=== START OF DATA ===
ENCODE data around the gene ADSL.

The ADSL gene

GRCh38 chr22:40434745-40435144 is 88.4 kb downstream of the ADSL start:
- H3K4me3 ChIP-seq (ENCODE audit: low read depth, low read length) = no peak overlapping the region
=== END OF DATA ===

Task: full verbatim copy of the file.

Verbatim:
ENCODE data around the gene ADSL.

The ADSL gene

GRCh38 chr22:40434745-40435144 is 88.4 kb downstream of the ADSL start:
- H3K4me3 ChIP-seq (ENCODE audit: low read depth, low read length) = no peak overlapping the region